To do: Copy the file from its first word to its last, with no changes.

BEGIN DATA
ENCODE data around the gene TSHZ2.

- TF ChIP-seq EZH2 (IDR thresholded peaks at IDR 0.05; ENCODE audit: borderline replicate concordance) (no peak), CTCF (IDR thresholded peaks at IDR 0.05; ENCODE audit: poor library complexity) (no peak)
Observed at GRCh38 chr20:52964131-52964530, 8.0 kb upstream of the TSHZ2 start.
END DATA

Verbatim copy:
ENCODE data around the gene TSHZ2.

- TF ChIP-seq EZH2 (IDR thresholded peaks at IDR 0.05; ENCODE audit: borderline replicate concordance) (no peak), CTCF (IDR thresholded peaks at IDR 0.05; ENCODE audit: poor library complexity) (no peak)
Observed at GRCh38 chr20:52964131-52964530, 8.0 kb upstream of the TSHZ2 start.